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[Performance Analysis:] A CARAVAN NAMED DESIRE, Camden People's Theatre, London.

NB: To clarify: forenames alone are used to refer to the actors' onstage personae, where forenames and surnames are used together to refer to the actors, Helen and Alexander Millington, themselves.

This is an interesting performance but one whose focus, throughline or line of study I find difficult to identify, and this is an issue. Whilst themes of trust, confidentiality and privacy, intimacy, lust and love are recurrent, these are not sufficient to ground the performance and to give it an overall identity. There is also a stark interplay between metatheatricality and realism which has not been fully conceived, refined and integrated, and this complicates a reading of the performance further. The lack of emotional connection we are permitted with the characters, through Brechtian techniques, is most notable, yet why we are distanced to observe the series of, rather bluntly, quite banal events is unclear. We learn nothing at all about sex work or the industry, which is supposedly, as we are told by Alexander, the play's focus, and this would not be a problem if there was a sense of dramatic irony, that even though the character desires a specific outcome for this play and a message to come from it, we actually learn or experience something different. This would be acceptable, but I am not sure what we are to learn or take from this performance at all: enjoyment, education, or otherwise.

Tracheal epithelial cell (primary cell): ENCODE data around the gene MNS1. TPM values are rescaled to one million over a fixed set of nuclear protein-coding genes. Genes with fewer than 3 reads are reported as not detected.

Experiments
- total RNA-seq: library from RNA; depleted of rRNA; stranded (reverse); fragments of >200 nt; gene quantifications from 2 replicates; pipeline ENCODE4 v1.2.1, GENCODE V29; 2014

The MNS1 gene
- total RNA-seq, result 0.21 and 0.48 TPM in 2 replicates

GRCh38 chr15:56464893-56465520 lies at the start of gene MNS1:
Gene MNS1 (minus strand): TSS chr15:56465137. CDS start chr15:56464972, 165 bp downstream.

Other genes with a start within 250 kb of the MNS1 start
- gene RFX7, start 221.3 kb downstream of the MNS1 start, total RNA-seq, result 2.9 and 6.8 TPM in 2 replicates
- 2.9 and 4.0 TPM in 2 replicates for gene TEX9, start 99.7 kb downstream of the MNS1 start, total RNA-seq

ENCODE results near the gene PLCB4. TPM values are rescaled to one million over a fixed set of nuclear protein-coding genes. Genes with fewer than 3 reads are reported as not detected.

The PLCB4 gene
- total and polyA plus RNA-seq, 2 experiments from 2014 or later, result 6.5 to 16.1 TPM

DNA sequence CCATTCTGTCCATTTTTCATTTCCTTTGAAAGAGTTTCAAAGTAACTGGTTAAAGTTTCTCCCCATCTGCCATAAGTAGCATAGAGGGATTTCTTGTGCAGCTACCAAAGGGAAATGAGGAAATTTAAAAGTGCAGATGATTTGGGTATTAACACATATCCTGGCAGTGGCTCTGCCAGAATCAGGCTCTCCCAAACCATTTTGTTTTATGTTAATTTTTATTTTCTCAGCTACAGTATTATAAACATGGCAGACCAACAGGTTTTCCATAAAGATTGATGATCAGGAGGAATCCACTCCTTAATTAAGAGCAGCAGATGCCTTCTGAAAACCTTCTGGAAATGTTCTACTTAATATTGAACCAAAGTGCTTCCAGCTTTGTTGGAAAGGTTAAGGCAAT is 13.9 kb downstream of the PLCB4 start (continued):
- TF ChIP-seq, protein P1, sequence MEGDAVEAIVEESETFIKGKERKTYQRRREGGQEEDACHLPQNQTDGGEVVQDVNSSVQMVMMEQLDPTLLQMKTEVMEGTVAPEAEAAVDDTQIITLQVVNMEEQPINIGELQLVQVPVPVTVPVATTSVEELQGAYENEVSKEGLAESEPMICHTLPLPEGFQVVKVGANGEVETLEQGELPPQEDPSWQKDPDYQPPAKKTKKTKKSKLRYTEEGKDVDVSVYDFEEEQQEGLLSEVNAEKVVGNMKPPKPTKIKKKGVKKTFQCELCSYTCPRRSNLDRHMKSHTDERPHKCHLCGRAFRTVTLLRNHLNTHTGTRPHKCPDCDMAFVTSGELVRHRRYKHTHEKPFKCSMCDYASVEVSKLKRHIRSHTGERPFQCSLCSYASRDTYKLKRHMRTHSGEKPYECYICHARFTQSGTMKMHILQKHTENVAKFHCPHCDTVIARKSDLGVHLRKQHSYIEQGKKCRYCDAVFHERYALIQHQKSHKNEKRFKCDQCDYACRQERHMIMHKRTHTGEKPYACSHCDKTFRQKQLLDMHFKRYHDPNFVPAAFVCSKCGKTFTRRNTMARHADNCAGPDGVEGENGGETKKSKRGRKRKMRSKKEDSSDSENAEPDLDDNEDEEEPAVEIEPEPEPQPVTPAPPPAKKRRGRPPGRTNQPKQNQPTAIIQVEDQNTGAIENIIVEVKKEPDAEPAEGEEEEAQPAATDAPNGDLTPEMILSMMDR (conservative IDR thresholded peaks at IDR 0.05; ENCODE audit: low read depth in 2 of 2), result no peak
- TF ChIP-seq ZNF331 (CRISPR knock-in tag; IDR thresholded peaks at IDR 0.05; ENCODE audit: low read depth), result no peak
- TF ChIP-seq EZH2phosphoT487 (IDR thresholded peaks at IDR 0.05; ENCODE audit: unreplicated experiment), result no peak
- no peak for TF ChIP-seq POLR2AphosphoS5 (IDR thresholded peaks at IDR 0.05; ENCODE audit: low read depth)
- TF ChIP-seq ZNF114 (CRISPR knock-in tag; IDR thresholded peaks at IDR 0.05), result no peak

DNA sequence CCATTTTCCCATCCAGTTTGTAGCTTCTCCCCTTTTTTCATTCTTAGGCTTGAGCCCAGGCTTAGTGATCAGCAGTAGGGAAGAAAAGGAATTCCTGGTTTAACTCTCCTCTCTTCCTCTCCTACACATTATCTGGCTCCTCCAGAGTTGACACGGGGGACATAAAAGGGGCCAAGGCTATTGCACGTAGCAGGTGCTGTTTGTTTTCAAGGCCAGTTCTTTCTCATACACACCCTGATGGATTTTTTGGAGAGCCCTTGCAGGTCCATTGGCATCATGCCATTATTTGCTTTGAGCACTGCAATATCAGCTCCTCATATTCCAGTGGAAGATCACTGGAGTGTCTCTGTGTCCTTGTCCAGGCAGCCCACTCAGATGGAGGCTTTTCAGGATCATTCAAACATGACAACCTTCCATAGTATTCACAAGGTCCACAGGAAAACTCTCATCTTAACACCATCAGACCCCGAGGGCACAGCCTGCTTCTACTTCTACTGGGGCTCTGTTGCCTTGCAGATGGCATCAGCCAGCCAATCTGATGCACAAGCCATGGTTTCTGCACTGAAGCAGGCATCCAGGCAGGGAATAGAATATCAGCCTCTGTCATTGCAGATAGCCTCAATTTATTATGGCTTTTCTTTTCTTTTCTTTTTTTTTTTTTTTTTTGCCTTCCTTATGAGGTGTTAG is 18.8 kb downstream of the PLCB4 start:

I shall start with this metatheatricality–realism interplay. First, the interactions during the overture, which sees the two actors roaming the stage, talking to one another 'out of character' and in the personae of our performing husband and wife duo, vocally unprepared and unaided by faulty technical mishaps. Perhaps this was due to the specificity of the night on which I saw the performance — i.e. perhaps the overture was extended to give a chance for more audience members to arrive — but these interactions were far too structured. Lines were repeated, as were movements, actions and the constant technical mishaps and reactions to these. The lines shared between the duo were also incongruous with the actual text — Helen expresses that she does not want to perform because she does not know what she is doing, but as soon as the play is ready to begin, we see no more hesitation throughout, only aggressive resistances to perform certain actions: to wear high heels, to re-enact sexual activities, etc.